l'union fait la force
Cash Flow Burn

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By TinkerShaw
July 6, 2001

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I've been talking a lot about telecom lately. Clearly an out of favor and depressed area of the world economy due to a very severe industry correction. A correction that will in the end make the industry healthy, leaner and more profitable and which will, and is, pushing the industry quicker to more optically intense solutions in the network.

Certainly for the long-term investor from these prices there is probably a lot of money to be made if you're patient and invest in a portfolio of likely-to-dominate companies upon the industry's return to growth.

But no one can say for sure how long this process will last. As such, this is a great time to compare cash flow burn. Here I have links to New Focus (NUFO), Avanex (AVNX), and (just because I hate them because they are the epitome of cash flow burn in a tail spin, yet for some reason their stock keeps going up... most probably because they are the last American fab and give the Street an awful lot of I-bank work) Micron (MU).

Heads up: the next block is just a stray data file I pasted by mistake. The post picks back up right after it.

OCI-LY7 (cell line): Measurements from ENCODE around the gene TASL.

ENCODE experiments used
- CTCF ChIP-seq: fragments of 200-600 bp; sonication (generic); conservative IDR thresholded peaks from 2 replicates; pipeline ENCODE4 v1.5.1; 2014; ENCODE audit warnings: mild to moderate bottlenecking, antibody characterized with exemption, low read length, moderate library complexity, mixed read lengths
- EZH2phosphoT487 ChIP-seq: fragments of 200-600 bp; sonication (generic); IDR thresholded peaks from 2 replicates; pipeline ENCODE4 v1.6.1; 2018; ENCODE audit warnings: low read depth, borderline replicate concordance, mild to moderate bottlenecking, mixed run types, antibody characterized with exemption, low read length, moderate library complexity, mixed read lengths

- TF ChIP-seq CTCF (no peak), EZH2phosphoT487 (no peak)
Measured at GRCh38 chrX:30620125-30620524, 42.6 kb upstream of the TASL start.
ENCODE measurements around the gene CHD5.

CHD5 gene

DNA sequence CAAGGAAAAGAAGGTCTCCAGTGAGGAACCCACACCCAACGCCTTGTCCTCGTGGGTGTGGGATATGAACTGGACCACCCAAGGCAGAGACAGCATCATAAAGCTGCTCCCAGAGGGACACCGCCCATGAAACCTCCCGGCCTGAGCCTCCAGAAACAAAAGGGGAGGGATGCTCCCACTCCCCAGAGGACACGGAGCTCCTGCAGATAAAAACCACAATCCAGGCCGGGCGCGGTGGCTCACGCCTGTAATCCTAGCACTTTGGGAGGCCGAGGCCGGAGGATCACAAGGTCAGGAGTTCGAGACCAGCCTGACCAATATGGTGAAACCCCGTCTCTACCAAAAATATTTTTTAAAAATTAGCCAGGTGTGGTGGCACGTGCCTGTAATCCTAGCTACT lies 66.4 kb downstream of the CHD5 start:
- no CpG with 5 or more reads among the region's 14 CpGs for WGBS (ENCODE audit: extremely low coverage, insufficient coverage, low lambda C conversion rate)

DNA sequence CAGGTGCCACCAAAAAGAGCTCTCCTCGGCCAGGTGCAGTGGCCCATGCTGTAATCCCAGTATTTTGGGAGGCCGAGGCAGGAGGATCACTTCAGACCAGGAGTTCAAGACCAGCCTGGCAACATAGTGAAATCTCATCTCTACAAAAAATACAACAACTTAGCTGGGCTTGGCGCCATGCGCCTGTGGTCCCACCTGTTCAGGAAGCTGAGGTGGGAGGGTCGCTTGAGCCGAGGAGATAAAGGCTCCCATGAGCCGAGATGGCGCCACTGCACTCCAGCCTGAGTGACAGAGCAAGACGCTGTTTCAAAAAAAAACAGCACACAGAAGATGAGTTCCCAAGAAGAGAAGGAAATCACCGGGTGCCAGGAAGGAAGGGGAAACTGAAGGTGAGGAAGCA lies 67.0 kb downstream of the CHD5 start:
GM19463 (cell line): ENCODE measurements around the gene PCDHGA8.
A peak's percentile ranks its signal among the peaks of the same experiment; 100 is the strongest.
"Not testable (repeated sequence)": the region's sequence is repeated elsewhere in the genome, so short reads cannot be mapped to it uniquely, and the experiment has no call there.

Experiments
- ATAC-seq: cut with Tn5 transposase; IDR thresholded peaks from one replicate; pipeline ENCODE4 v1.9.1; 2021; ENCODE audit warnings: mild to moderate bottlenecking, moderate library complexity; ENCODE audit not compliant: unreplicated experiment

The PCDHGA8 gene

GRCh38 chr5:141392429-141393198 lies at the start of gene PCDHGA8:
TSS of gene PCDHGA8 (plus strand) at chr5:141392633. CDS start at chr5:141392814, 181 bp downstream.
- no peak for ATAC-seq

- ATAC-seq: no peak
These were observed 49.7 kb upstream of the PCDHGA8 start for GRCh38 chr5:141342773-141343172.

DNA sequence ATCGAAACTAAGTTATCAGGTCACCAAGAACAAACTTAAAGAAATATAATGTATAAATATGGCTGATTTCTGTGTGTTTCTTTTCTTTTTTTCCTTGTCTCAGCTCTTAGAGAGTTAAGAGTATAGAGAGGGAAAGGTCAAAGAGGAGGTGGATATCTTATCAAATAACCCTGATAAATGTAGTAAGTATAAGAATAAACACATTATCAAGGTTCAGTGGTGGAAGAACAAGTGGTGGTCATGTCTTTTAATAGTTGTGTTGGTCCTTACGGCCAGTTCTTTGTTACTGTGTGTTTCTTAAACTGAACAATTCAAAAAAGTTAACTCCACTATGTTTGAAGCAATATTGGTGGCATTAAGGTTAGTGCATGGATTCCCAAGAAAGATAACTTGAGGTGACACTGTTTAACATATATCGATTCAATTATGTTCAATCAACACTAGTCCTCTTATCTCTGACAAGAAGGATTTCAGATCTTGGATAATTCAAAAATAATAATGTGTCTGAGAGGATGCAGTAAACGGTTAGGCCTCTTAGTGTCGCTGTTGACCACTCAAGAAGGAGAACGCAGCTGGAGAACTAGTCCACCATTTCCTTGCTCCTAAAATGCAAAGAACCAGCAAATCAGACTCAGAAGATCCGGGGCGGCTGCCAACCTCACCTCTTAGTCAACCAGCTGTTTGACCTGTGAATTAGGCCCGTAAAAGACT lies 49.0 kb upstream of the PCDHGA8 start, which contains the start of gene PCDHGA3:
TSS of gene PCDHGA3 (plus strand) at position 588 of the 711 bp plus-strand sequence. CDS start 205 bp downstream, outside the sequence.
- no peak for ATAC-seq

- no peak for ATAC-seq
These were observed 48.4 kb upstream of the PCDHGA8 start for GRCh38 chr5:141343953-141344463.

From these cash flow statements you can notice the very large and real difference between the capital intensity of these companies and their cash flow burn. Micron had over $2 billion in cash a quarter or two ago. It burned through over $700 million in the past 2 quarters, and it will need to continue to spend several hundred million dollars a quarter just to maintain itself in business. See the capital expenditure line in the cash flow link for Micron.

NUFO isn't nearly as bad off as Micron, but it is clearly more capital intensive than AVNX. AVNX, even during this slowdown, due to some minor capital financing, managed to actually increase its cash position.

In the end it is this cash that makes a company valuable. But it also demonstrates a company's ability to survive an industry shakeout. Avanex looks well positioned; they limited their capital expenditures to less than $4 million while still producing the same amount of product as they produced 2 quarters prior. NUFO may struggle if the slowdown is prolonged for an extended period going forward; their business model appears somewhat more capital intensive. Micron could, literally, find itself in the position of Hyundai (now Hynix) begging its government (us) for a Chrysler like bailout to stay in business.

But just for those thinking of investing in these market areas, there may be some real bargains that over time as the industry recovers may provide just extreme returns if the company returns to a stronger position during the recovery. However, before it has a chance of doing so it must survive. So make sure you thoroughly research the company's cash position, and the company's capital model before doing so.